Right way on sexual health

28th June 2013 at 01:00

As chair of Glasgow's Young People's Sexual Health Steering Group, I must welcome the report on teenage pregnancy from the Scottish Parliament's Health and Sport Committee.

To put it bluntly, the MSPs' findings fully vindicate the approach Glasgow has been taking since Glasgow City Council and NHS Greater Glasgow and Clyde formed our steering group in 2004. Our services have been transformed as a result and would now provide an excellent reference point for anyone expected to devise the national strategy called for by the parliamentary committee.

Our Sexual Health and Relationships Education curriculum has been completely redrawn and is now delivered by trained teachers to all P1 to S6 children in non-denominational schools in Glasgow; the support service Talk 2 has been established to help parents to discuss sensitive sexual and relationship issues with their children; the Young Parents' Support Base was set up to encourage teenage mums to remain in education; a specialist midwife was appointed to support young pregnant women; and an extensive training programme has been developed for residential staff and foster carers.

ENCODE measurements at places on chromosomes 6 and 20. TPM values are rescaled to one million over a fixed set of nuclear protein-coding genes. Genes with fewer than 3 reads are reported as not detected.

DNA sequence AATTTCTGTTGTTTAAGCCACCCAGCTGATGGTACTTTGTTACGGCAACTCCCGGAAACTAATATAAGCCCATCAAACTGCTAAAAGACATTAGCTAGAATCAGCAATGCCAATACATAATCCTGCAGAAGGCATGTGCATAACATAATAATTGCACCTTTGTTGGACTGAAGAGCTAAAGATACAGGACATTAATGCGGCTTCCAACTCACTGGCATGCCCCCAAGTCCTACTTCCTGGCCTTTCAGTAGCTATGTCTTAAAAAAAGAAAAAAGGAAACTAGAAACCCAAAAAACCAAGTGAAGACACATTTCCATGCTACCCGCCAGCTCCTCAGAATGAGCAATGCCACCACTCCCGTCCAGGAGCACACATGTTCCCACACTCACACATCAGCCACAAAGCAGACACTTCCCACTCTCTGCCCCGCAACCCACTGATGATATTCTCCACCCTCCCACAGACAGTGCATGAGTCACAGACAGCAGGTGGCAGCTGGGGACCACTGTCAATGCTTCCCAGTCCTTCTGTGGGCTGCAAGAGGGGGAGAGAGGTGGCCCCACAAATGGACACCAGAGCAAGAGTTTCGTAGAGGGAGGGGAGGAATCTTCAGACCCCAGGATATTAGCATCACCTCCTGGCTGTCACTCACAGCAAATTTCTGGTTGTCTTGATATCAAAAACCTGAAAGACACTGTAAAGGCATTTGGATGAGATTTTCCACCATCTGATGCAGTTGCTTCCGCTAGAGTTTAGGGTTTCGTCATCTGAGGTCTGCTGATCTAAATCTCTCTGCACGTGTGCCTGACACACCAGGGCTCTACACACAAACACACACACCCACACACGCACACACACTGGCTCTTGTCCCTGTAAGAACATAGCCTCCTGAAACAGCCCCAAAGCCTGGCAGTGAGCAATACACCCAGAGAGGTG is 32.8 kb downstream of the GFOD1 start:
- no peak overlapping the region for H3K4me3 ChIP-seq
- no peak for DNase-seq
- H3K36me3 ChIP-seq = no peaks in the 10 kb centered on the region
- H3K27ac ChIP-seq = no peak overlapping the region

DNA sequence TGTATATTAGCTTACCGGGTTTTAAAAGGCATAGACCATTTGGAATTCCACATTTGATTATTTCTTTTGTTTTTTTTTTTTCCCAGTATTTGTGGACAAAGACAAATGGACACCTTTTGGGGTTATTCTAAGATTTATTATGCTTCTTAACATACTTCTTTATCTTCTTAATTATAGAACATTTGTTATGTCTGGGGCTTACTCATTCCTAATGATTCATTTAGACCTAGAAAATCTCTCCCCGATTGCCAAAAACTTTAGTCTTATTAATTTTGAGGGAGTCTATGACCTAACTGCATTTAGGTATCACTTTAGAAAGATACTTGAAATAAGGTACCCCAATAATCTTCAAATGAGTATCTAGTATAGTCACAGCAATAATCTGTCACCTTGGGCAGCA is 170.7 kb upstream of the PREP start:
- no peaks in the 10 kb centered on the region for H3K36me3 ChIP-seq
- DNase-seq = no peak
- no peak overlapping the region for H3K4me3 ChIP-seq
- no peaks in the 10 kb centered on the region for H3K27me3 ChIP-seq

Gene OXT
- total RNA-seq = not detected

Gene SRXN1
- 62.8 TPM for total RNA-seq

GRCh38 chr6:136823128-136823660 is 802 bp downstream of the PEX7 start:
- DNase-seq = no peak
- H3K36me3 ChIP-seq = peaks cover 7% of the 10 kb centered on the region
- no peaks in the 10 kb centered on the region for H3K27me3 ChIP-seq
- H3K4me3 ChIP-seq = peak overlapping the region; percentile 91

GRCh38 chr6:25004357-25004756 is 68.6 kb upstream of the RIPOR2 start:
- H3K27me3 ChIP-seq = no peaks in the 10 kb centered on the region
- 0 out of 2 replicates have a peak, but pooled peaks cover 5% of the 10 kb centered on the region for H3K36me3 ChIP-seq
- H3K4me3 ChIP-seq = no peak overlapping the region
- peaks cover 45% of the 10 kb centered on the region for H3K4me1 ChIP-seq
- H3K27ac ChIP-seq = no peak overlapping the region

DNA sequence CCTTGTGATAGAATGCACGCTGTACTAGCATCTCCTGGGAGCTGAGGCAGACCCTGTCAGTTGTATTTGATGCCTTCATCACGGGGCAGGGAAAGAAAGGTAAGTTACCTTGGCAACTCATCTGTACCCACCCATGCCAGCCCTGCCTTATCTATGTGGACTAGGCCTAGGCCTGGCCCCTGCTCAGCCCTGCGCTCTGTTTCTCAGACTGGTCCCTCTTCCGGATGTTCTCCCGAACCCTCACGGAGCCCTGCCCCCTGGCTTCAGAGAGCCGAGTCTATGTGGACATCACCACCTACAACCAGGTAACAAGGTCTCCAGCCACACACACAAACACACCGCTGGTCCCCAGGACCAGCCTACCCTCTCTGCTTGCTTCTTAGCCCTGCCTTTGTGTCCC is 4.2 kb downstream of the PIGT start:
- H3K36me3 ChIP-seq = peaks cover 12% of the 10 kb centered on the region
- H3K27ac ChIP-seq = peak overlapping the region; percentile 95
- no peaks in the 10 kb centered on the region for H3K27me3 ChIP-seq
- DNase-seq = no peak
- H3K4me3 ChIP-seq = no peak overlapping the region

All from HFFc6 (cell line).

Making it easier for parents and children to talk to each other is a key part of our programme. This helps to build bonds between parents and their children. It also helps to identify potentially harmful behaviour and encourages young people to delay sexual activity until they are physically and emotionally ready.

People get alarmed about what is "age appropriate", but we have found that you can begin the discussion about sexual health and relationships with primary pupils without any difficulty. Talking about such things as the proper names for body parts, feelings, special relationships in a child's life, how living things grow, family life or respect for individuals is not in any way controversial. But these form the building blocks for later conversations and make it easier to tackle more sensitive and personal subjects.

What we have in Glasgow is the right way to go and we are quite happy for others to come to this city to learn from our experience.

Councillor James Coleman, Chair, Young People's Sexual Health Steering Group, Glasgow.

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